Foreign Policy Blogs

Pakistan or “the country in question”?

Photo Credit: Todd Huffman

Photo Credit: Todd Huffman

On Monday, February 10, the Associated Press broke a story that the Obama administration is mulling over potentially conducting a drone strike on a U.S. citizen in an unidentified country who is allegedly plotting terrorist attacks. The AP notes that it withheld the name of the country “because officials said publishing it could interrupt ongoing counterterror operations.”

A number of news organizations took the same route as the AP, including the Washington Post, withholding the name of the “country in question”—a phrase used in the initial AP article.

On Monday night, however, the New York Times broke the mold, identifying the country as Pakistan. Carolyn Ryan, the Times’ D.C. bureau chief, told the Huffington Post in an email that the decision wasn’t a rash one.

“We take every request from the government seriously, but I worry that their requests to withhold information have become almost blanket policy,” she said.

Given the ongoing debates surrounding transparency in the U.S. drone policy, especially those after Obama’s “revamped” drone policy unveiled in May 2013, the question of whether the administration’s request is reasonable raises some interesting points.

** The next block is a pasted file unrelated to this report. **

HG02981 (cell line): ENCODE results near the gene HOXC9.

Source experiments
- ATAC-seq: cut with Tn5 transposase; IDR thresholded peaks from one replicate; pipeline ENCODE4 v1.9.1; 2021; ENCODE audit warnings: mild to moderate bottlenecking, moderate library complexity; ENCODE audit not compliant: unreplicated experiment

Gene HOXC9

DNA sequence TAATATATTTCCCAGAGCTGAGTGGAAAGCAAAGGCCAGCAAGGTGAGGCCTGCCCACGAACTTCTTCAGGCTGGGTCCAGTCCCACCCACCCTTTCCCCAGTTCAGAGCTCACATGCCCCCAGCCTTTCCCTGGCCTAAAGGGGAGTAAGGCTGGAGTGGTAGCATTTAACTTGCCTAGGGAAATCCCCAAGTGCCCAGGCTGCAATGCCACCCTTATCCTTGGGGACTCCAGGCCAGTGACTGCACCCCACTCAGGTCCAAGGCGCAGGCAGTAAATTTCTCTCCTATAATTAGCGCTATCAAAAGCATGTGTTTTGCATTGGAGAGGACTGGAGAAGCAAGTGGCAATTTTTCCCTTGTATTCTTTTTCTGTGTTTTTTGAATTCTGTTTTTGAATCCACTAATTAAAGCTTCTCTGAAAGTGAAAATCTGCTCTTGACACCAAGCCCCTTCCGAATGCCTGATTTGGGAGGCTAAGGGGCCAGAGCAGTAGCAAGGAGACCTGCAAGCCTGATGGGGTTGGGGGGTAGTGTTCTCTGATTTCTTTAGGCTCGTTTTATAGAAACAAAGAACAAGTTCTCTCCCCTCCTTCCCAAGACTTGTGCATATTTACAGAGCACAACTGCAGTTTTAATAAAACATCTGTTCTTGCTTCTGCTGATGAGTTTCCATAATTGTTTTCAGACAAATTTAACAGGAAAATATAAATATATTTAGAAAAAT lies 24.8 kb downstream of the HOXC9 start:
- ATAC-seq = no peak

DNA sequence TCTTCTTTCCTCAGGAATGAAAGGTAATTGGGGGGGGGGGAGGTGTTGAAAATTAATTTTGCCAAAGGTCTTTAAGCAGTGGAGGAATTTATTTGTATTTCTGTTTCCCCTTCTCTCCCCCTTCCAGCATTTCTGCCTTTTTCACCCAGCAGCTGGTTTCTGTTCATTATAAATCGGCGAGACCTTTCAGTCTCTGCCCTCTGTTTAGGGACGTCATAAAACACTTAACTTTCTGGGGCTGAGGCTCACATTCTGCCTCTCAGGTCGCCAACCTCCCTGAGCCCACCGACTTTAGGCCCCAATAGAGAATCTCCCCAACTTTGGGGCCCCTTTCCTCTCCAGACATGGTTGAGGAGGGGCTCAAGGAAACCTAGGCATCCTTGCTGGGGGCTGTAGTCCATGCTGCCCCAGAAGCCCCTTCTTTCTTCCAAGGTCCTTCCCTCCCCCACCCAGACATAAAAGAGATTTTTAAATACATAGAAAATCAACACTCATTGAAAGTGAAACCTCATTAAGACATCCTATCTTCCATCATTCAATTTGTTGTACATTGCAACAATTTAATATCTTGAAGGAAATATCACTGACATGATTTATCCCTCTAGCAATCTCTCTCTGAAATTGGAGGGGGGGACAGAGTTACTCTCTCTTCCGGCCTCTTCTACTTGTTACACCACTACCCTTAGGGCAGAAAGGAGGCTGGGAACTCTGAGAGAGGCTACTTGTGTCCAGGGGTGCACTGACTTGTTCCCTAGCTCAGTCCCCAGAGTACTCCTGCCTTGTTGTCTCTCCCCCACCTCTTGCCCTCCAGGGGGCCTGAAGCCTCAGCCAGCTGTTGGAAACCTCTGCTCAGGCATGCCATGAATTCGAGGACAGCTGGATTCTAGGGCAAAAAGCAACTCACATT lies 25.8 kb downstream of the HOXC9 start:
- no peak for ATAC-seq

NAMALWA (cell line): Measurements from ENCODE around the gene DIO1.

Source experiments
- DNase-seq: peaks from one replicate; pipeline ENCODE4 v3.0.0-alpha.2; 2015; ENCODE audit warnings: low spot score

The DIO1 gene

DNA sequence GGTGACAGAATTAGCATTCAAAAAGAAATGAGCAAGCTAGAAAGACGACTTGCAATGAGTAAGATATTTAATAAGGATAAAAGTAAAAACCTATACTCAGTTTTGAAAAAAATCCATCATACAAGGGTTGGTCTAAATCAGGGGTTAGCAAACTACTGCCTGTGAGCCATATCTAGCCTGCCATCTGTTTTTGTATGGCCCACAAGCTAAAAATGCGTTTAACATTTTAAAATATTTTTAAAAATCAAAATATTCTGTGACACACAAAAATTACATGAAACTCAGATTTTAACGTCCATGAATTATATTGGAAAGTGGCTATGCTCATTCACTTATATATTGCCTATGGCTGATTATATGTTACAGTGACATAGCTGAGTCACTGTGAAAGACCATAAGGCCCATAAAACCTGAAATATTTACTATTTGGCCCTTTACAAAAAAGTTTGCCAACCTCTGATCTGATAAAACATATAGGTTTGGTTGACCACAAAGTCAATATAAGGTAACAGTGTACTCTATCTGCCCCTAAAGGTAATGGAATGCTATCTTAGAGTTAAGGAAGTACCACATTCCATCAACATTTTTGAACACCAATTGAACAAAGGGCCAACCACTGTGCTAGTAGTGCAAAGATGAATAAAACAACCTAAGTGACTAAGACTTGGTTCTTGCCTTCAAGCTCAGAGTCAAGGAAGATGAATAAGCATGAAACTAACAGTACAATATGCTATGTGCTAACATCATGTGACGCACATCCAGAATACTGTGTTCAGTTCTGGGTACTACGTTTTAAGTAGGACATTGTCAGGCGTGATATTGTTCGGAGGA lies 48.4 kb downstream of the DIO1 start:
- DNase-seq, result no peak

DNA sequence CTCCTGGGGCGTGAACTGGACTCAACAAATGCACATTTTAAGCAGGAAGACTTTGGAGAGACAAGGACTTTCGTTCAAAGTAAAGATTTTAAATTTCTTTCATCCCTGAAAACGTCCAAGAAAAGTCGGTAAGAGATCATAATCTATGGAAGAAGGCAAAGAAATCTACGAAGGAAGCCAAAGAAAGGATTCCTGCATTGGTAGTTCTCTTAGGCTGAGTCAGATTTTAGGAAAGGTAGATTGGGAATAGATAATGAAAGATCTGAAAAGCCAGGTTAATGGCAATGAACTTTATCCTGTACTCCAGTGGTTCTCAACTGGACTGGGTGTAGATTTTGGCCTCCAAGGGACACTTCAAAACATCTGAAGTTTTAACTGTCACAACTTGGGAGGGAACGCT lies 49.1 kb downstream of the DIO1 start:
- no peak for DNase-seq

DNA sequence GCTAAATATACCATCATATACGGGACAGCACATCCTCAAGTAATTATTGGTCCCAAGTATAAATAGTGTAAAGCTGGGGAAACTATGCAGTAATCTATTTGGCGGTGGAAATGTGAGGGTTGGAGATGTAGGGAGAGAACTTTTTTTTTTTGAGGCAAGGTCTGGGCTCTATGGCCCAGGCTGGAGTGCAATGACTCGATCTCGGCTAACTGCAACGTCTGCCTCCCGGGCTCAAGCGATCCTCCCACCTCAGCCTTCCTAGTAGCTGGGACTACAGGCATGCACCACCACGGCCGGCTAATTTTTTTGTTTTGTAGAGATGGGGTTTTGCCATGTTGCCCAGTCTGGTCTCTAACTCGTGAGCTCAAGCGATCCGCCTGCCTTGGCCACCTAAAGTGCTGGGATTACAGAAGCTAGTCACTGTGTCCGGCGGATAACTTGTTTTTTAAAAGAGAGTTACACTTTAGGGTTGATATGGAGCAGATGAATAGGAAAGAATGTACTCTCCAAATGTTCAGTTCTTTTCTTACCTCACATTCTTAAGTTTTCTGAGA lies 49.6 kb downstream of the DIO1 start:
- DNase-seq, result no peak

On the one hand, there could be some strategic motives behind limiting the information surrounding the possible strike. It could be a preventative measure to keep the target from fleeing. It could be because of a recently imposed limit on drone strikes in Pakistan. Just one week ago, the Washington Post reported that the U.S. was “sharply” curtailing strikes as the Pakistani government engages in peace talks with the Taliban. Nevertheless, U.S. officials made it clear that there were two cases in which it would break the moratorium: 1) if a senior al Qaeda target became “available”; 2) to stop an “imminent threat” to the United States.

On the other hand, these requests are arguably symptomatic of the very problems that drove much of the uproar surrounding drones in the first place. The program has been shrouded in secrecy since it began. Key details — such as civilian deaths, the criteria for populating “kill lists,” and the explicit legal basis of the program — remain incomplete or totally missing. We know the “five points” that each strike must adhere to. As for the rest, UN special rapporteur on extrajudicial executions and lawyer Sarah Knuckey told the Guardian, “we are all left guessing.”

But while the administration’s push for transparency may seem half-hearted so far, it doesn’t always have to be. Ceasing its “blanket policy” of requesting the press to limit certain potentially unimportant details could be a good, and easy, start.



Hannah Gais

Hannah is assistant editor at the Foreign Policy Association, a nonresident fellow at Young Professionals in Foreign Policy and the managing editor of Her work has appeared in a number of national and international publications, including Al Jazeera America, U.S. News and World Report, First Things, The Moscow Times, The Diplomat, Truthout, Business Insider and Foreign Policy in Focus.

Gais is a graduate of Hampshire College in Amherst, Mass. and the Institute for Orthodox Christian Studies, where she focused on Eastern Christian Theology and European Studies. You can follow her on Twitter @hannahgais